The newly minted U.S. leader is looking to reassure a world wary of capricious American foreign policy during the Trump administration.
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The nation is preparing to vaccinate, starting with medical workers and older people, based on hopes that Pfizer's vaccine will be approved here by mid-February.
In a speech to kick off the new Diet session, Suga asked the public to trust his ability to modernize the nation and steer Japan through the COVID-19 storm.
The prime minister will seek to pass key COVID-19 measures as he faces flak from opposition parties over his response to the deadly virus.
The government will temporarily suspend the arrangement with 11 Asian countries and regions from Thursday, effectively banning the entry of all nonresident foreign travelers.
The restrictions will enter into force Friday and remain in place until at least Feb. 7, only being lifted when the areas see a significant reduction in key benchmarks.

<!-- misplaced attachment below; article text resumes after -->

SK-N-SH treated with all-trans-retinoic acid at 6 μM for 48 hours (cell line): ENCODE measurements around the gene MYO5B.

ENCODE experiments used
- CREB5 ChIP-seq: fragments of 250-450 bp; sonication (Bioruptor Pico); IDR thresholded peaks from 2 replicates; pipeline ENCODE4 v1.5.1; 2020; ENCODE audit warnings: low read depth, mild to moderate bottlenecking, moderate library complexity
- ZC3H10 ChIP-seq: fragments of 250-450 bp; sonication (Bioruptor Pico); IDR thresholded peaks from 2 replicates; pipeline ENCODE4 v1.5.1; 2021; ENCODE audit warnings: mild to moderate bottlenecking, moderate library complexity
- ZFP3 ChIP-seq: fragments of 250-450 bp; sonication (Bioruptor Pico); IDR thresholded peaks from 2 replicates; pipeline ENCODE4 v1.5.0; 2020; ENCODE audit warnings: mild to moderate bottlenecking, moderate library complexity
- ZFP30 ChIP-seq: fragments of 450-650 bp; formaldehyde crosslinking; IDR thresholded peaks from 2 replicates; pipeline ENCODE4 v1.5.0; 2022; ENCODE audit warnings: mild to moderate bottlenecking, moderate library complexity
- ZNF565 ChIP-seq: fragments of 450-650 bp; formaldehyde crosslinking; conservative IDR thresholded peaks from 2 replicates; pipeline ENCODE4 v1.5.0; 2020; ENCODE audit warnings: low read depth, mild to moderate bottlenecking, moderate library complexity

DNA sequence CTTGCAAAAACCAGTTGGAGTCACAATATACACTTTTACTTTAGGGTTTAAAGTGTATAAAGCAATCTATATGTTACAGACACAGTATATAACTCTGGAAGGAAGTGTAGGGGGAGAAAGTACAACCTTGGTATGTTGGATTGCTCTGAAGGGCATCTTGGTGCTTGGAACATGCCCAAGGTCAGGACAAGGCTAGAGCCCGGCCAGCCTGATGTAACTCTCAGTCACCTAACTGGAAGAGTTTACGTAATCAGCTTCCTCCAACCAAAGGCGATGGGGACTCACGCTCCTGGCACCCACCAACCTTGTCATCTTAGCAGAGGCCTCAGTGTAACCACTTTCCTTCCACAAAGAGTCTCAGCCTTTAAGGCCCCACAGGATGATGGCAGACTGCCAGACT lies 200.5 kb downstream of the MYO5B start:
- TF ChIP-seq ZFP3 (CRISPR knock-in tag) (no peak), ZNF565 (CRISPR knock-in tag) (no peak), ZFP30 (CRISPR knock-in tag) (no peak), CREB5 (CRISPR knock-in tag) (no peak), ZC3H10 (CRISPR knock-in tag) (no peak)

Entering a high-stakes election year, the prime minister will be faced with a series of uphill battles over the global health crisis, his policies — and his own political fate.
Tokyo will be particularly interested to see how the next U.S. president tackles China, trade, regional security as well as its relationships with Southeast Asia and the two Koreas.
The long-running scandal has tainted the legacy of Abe's administration, corroded his credibility and cast a shadow over his successor.
The government said it will temporarily ban most arrivals from the U.K., though Japanese nationals and foreign nationals with valid residence permits will be exempt.